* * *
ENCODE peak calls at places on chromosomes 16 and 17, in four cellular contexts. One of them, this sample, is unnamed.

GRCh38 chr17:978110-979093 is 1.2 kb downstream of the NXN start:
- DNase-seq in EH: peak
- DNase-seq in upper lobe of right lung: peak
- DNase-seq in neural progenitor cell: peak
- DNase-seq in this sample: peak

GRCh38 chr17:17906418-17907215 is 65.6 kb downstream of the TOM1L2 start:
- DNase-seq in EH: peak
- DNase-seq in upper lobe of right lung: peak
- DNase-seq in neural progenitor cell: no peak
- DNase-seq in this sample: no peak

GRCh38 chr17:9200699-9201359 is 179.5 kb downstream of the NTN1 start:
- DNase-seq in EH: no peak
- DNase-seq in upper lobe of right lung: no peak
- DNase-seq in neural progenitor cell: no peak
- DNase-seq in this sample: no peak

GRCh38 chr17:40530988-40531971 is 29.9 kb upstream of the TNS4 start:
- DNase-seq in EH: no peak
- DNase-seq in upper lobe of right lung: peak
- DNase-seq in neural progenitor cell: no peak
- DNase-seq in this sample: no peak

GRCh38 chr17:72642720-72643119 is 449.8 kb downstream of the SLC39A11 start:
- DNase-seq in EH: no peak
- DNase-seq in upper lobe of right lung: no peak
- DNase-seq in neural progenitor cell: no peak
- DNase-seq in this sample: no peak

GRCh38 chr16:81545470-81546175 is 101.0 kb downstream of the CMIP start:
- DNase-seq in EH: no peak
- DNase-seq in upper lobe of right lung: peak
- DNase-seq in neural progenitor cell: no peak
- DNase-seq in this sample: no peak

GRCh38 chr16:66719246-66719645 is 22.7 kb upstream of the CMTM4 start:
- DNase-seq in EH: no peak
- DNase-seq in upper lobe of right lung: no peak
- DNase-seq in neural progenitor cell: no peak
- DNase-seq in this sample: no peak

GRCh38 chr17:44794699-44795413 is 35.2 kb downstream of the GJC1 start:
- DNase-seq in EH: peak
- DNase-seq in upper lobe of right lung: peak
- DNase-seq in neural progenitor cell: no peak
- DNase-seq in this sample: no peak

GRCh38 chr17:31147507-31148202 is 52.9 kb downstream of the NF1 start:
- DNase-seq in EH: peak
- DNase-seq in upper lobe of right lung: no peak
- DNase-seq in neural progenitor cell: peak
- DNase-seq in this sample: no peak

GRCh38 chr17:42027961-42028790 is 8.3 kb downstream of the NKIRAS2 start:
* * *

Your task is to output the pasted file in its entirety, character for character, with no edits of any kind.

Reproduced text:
ENCODE peak calls at places on chromosomes 16 and 17, in four cellular contexts. One of them, this sample, is unnamed.

GRCh38 chr17:978110-979093 is 1.2 kb downstream of the NXN start:
- DNase-seq in EH: peak
- DNase-seq in upper lobe of right lung: peak
- DNase-seq in neural progenitor cell: peak
- DNase-seq in this sample: peak

GRCh38 chr17:17906418-17907215 is 65.6 kb downstream of the TOM1L2 start:
- DNase-seq in EH: peak
- DNase-seq in upper lobe of right lung: peak
- DNase-seq in neural progenitor cell: no peak
- DNase-seq in this sample: no peak

GRCh38 chr17:9200699-9201359 is 179.5 kb downstream of the NTN1 start:
- DNase-seq in EH: no peak
- DNase-seq in upper lobe of right lung: no peak
- DNase-seq in neural progenitor cell: no peak
- DNase-seq in this sample: no peak

GRCh38 chr17:40530988-40531971 is 29.9 kb upstream of the TNS4 start:
- DNase-seq in EH: no peak
- DNase-seq in upper lobe of right lung: peak
- DNase-seq in neural progenitor cell: no peak
- DNase-seq in this sample: no peak

GRCh38 chr17:72642720-72643119 is 449.8 kb downstream of the SLC39A11 start:
- DNase-seq in EH: no peak
- DNase-seq in upper lobe of right lung: no peak
- DNase-seq in neural progenitor cell: no peak
- DNase-seq in this sample: no peak

GRCh38 chr16:81545470-81546175 is 101.0 kb downstream of the CMIP start:
- DNase-seq in EH: no peak
- DNase-seq in upper lobe of right lung: peak
- DNase-seq in neural progenitor cell: no peak
- DNase-seq in this sample: no peak

GRCh38 chr16:66719246-66719645 is 22.7 kb upstream of the CMTM4 start:
- DNase-seq in EH: no peak
- DNase-seq in upper lobe of right lung: no peak
- DNase-seq in neural progenitor cell: no peak
- DNase-seq in this sample: no peak

GRCh38 chr17:44794699-44795413 is 35.2 kb downstream of the GJC1 start:
- DNase-seq in EH: peak
- DNase-seq in upper lobe of right lung: peak
- DNase-seq in neural progenitor cell: no peak
- DNase-seq in this sample: no peak

GRCh38 chr17:31147507-31148202 is 52.9 kb downstream of the NF1 start:
- DNase-seq in EH: peak
- DNase-seq in upper lobe of right lung: no peak
- DNase-seq in neural progenitor cell: peak
- DNase-seq in this sample: no peak

GRCh38 chr17:42027961-42028790 is 8.3 kb downstream of the NKIRAS2 start: